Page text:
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About Biopolitics, Parties, Pundits & Human Biotechnology


Policy decisions about human biotechnologies have typically been debated among elite commissions and experts. But controversy is increasingly spilling over into mainstream news media and political debates.

This trend has been most notable in the United States, with the emergence of human embryonic stem cell research as a political issue. Stem cell debates at the policy level have made this discussion far more visible to the public.

The Bush Administration's restrictions on federal funding for human embryonic stem cell research elevated the issue to the front pages of newspapers. Shortly after its announcement in 2001, partisan battle lines were drawn in ways that mirror the abortion rights divide.

Republicans hoped that opposition to research that destroys embryos would increase support among their party's religious conservative base. Democrats countered by assembling a coalition of patient advocates, biomedical researchers, and biotechnology entrepreneurs and appealed to moderate swing voters and Republicans who they believed would be swayed by promises of cures.

There were some notable exceptions to this partisan line-up. Some conservatives support embryonic stem cell research; some liberals and progressives who support the research in principle criticize aspects of its conduct and regulation. Unfortunately, the polarized debate has frequently distorted facts while obscuring a range of important social issues unrelated to the moral status of embryos.



California Set to Prohibit Sterilization of Prisonersby Jonathan ChernoguzBiopolitical TimesJuly 24th, 2014With the unanimous approval of Senate Bill 1135 in Sacramento last month, the victims of recent unauthorized sterilizations in California prisons, and their advocates, seem likely to win this important victory.
Making Sense of the BRAINby Jessica CussinsBiopolitical TimesJuly 24th, 2014As criticisms of the brain projects on both sides of the Atlantic ramp up, what lessons can be learned from the successes and failures of the Human Genome Project?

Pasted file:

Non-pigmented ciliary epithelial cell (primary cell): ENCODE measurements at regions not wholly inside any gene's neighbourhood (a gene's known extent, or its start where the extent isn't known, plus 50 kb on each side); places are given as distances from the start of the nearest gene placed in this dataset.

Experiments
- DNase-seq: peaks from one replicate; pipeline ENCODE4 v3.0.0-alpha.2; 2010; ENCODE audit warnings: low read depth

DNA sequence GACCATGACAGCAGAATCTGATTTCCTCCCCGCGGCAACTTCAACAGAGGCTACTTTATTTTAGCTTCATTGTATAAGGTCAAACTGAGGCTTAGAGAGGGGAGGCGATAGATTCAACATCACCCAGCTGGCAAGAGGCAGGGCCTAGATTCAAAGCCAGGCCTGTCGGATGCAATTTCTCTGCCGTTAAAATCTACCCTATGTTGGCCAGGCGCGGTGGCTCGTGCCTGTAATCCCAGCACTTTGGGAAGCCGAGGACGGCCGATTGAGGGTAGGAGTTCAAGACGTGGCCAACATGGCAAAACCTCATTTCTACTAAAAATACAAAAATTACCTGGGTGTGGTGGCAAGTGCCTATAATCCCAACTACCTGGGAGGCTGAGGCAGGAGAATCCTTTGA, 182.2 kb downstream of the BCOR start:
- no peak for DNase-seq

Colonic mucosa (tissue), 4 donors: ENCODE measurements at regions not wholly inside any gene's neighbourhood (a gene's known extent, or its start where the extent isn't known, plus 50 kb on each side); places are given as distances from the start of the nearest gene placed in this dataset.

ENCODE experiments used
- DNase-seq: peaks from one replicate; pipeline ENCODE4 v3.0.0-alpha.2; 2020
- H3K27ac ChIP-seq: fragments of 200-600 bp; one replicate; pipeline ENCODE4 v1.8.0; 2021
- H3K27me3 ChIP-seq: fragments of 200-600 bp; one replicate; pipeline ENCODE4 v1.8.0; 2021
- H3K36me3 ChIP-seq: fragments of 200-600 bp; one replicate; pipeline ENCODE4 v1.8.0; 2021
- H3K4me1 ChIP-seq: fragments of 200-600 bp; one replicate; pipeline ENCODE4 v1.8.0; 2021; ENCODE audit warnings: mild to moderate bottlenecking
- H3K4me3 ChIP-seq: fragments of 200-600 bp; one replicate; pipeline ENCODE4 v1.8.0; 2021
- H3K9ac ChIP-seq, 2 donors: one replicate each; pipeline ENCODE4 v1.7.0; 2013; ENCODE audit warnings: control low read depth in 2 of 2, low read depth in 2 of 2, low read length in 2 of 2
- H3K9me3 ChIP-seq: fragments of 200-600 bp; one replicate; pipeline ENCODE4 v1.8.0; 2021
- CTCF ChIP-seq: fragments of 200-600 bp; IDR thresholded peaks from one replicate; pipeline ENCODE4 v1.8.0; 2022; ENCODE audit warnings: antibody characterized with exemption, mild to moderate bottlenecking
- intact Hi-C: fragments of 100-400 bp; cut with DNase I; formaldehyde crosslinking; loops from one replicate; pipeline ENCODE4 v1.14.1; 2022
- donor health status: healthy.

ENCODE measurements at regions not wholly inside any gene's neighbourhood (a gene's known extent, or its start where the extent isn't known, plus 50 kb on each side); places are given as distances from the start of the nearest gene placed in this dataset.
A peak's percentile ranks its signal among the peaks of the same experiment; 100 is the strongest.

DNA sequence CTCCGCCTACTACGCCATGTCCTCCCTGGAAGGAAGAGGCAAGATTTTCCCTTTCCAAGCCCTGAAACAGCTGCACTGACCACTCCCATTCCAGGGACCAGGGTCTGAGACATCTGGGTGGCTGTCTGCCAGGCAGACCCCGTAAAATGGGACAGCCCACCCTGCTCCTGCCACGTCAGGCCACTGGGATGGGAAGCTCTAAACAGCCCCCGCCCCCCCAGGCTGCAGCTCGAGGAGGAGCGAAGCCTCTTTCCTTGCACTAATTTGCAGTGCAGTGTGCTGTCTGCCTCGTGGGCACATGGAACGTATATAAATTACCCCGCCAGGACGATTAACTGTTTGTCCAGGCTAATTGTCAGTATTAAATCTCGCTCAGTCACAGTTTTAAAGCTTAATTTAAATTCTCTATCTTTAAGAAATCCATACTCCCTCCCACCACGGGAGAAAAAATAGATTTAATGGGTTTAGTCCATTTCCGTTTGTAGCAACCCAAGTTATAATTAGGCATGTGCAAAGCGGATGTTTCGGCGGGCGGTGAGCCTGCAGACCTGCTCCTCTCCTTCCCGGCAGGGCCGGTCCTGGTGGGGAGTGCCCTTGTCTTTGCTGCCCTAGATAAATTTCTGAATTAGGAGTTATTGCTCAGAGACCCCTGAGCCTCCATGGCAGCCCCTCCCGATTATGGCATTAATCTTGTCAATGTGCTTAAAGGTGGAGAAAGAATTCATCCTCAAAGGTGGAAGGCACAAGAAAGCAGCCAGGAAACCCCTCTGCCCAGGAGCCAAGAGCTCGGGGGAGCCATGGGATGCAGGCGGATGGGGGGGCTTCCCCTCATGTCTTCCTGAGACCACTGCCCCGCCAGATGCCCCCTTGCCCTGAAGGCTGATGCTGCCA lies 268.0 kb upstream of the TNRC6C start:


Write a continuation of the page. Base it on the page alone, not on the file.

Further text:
Failures and Risks in Biosafety Regulationby Pete ShanksBiopolitical TimesJuly 24th, 2014Accidents at CDC and elsewhere point up the difficulties in regulating potentially dangerous releases of genetically modified organisms, which scientists are, quite responsibly, discussing.
Biopolitics [PDF]by Marcy Darnovsky and Emily Smith BeitiksEncyclopedia of Bioethics, 4th editionAn entry from the newly released Encyclopedia of Bioethics (Bruce Jennings, editor) looks at the emerging use of the term biopolitics to address broad social and political dynamics.
Procedure to Create Babies with Three People's DNA Could be Legalised in April [UK]by Ian SampleThe Guardian July 22nd, 2014The Department of Health will press ahead with regulations on mitochondrial transfer after public consultation, but several hurdles remain.
Safety Concerns Remain Over Three-Person IVFby Ted MorrowThe GuardianJuly 22nd, 2014There is a lack of data from species more closely related to humans – a gap in our knowledge that would be wise to fill before proceeding to clinical trials.
Race, Genetics and Voting?by Ian Haney LópezMoyers & CompanyJuly 18th, 2014Naturalistic assumptions about race mislead liberals in their effort to fathom race’s astringent power, shifting the focus from social dynamics to inherited essences.
The Wild West of Zoning: Go Ahead, Create DNA-Altered Glow-in-the-Dark Roses in SoMa. Nobody’s Watching.by Zelda Bronstein48 HillsJuly 11th, 2014Nobody in the San Francisco Planning Department seems to know - or care - that a startup company is making DNA-altered glow-in-the-dark roses in SoMa.
The Perfect 46: A “Science Factual” Film about our Near Futureby Jessica CussinsBiopolitical TimesJuly 10th, 2014A new science fiction film called “a sort of prequel to Gattaca” highlights the rise and fall of a genetic startup that analyzes people’s genomes to assess their ability to produce disease-free children.
A Paragraph in Slow Motion: Three-Person IVF in The New York Timesby George Estreich, Biopolitical Times guest contributorJuly 10th, 2014A close look at the rhetoric used to justify experimental technologies, and particularly at the way reasonable objections are dismissed.
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